In the perfume world, the phrase “come out smelling like a rose” might not always mean something positive. Rose is a scent for potpourri or sachets, but not necessarily for modern perfume, not unless it’s been rendered less floral by a shock of green (as in L’Ombre dans L’Eau) or dark and husky by violet and musk (as in Frederic Malle’s Lipstick Rose). Everywhere I read that people either tend to neglect or reject rose fragrances.
Yet the scent of a rose is lush and lovely, stately and elegant all at once, not unlike the flower itself. Too often in general commercial perfumes, roses end up dusty and powdery, like something dried and crumbling between the leaves of a forgotten scrapbook.
But what if the real scent of a rose, in its verdancy and full flower, were rendered in a perfume? What if, when you opened the scrapbook and pulled the decaying blossom from its pages, you were transported back to some lovely Gatsby-era garden party, somewhere right at the beginning of Modern. That’s what I think of when I smell Ecume de Rose.
The notes in Ecume de Rose are as follows:
Top: Blackcurrant leaves and water lilies
Heart: Dune roses, straw flowers, St. John’s wort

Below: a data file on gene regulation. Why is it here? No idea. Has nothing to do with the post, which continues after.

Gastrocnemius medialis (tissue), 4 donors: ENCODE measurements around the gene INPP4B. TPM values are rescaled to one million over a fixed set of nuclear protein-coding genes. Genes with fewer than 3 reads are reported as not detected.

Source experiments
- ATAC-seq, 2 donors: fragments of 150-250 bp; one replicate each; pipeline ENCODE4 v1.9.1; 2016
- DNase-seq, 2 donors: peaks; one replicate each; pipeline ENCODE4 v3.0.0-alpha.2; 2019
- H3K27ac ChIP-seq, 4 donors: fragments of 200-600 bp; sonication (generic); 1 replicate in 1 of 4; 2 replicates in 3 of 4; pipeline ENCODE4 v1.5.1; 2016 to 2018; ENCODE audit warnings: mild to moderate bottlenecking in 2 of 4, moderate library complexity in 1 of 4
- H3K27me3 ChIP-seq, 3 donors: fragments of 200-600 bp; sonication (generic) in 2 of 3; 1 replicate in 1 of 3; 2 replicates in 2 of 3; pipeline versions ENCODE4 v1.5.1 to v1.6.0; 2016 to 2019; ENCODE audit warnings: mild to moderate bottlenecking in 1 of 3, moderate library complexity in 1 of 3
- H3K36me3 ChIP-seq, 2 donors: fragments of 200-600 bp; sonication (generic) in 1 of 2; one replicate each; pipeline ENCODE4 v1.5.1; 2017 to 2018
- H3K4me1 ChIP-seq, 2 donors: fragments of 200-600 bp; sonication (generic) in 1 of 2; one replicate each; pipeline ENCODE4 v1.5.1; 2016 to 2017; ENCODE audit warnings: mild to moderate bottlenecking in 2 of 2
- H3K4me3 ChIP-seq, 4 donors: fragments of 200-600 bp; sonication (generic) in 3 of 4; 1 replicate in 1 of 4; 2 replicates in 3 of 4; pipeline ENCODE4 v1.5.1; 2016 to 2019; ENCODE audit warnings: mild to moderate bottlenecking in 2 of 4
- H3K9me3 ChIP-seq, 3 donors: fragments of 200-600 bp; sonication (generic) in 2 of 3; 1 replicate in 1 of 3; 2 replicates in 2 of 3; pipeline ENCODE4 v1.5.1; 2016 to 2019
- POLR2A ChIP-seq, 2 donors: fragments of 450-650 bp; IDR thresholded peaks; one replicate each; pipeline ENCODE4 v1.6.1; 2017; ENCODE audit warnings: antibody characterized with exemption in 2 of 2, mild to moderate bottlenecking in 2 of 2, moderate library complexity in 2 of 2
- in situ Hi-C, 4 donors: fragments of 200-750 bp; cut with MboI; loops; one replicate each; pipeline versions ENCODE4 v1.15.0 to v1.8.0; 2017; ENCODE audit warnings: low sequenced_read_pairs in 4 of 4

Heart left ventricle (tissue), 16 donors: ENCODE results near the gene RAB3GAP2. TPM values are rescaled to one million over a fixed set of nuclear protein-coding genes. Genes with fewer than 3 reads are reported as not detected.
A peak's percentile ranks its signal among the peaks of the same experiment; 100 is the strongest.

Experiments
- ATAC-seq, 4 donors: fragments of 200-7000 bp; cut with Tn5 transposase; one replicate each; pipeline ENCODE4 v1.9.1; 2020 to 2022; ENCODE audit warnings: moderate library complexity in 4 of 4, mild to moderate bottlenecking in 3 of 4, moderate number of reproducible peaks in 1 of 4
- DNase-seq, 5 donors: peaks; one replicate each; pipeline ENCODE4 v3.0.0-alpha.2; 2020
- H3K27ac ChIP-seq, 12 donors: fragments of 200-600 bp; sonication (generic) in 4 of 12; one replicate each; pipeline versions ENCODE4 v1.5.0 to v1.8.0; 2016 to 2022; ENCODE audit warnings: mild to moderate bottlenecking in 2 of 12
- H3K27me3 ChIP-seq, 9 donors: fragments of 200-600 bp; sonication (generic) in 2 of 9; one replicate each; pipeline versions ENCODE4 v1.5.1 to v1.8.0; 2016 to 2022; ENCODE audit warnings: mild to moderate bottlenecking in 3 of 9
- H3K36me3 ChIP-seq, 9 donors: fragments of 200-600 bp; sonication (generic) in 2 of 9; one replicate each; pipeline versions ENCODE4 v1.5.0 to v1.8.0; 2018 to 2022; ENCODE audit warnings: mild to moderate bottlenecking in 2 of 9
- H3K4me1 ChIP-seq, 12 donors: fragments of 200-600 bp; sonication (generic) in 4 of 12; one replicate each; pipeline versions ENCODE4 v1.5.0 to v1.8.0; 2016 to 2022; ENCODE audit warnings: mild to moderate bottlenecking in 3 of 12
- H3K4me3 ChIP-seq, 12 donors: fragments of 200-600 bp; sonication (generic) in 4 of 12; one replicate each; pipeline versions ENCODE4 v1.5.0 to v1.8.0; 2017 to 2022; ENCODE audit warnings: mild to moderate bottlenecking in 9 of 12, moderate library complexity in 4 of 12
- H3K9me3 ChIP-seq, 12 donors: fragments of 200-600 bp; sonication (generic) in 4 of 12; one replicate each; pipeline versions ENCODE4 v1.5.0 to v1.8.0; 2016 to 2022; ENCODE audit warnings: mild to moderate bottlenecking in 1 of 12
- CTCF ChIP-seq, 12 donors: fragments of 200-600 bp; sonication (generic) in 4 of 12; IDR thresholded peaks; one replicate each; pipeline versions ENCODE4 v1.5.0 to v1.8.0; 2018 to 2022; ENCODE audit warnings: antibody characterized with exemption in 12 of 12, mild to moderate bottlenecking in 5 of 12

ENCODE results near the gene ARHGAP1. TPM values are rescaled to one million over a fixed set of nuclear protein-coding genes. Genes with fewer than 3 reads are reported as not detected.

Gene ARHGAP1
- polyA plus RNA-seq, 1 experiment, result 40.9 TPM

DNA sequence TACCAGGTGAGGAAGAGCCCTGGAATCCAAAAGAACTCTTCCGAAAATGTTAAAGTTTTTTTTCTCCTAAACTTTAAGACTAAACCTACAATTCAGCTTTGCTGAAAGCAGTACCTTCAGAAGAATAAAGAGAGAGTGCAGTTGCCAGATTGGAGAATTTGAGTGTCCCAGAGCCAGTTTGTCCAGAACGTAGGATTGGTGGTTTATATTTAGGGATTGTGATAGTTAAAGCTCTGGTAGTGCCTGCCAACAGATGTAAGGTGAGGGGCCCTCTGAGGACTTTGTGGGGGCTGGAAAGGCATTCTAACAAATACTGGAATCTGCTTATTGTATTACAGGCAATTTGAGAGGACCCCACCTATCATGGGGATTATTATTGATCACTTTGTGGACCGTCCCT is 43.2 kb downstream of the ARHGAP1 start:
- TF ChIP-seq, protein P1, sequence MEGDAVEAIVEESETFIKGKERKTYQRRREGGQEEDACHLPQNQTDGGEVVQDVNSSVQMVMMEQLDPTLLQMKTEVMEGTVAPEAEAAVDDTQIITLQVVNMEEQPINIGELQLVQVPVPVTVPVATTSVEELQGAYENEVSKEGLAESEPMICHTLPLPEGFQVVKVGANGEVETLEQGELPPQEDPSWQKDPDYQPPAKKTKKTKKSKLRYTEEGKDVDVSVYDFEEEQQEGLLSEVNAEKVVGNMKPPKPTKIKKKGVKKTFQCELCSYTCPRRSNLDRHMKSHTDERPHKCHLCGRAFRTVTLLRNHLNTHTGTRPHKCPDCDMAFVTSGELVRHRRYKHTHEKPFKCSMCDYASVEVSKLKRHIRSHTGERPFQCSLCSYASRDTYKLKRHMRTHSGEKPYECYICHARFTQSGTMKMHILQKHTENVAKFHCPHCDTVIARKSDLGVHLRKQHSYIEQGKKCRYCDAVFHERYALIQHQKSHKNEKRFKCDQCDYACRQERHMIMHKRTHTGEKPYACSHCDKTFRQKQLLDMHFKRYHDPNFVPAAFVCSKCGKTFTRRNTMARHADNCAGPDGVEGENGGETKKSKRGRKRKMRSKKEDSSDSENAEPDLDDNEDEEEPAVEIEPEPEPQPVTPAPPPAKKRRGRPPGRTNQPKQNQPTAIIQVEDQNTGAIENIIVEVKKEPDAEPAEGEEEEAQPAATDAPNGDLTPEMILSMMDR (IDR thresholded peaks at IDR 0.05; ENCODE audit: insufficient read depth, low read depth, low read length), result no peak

Base: Vetiver, amber, white musk
To me, the rose comes out in full blossom right at the beginning and stays in full perfume, with a fresh wet edge like dew and grass clinging to sandaled feet, and then eventually dries down to a discrete elegant floral supported by vetiver and white musk. It has the same salty, earthy undertone that I enjoy in Laura Tonatto Iss. With vetiver in the base (and it’s definitely there), I’m not sure if this should be a rose perfume for vetiver lovers, or a vetiver perfume for rose lovers. Either way, it has edgy yet nostalgic innocence, like a girl in white linen with pale bobbed hair and red lips, looking out over the garden and across the salty Sound. What does she see there?
Note: From now on, I'll be posting most days in the late afternoon or early evening, due to my work schedule.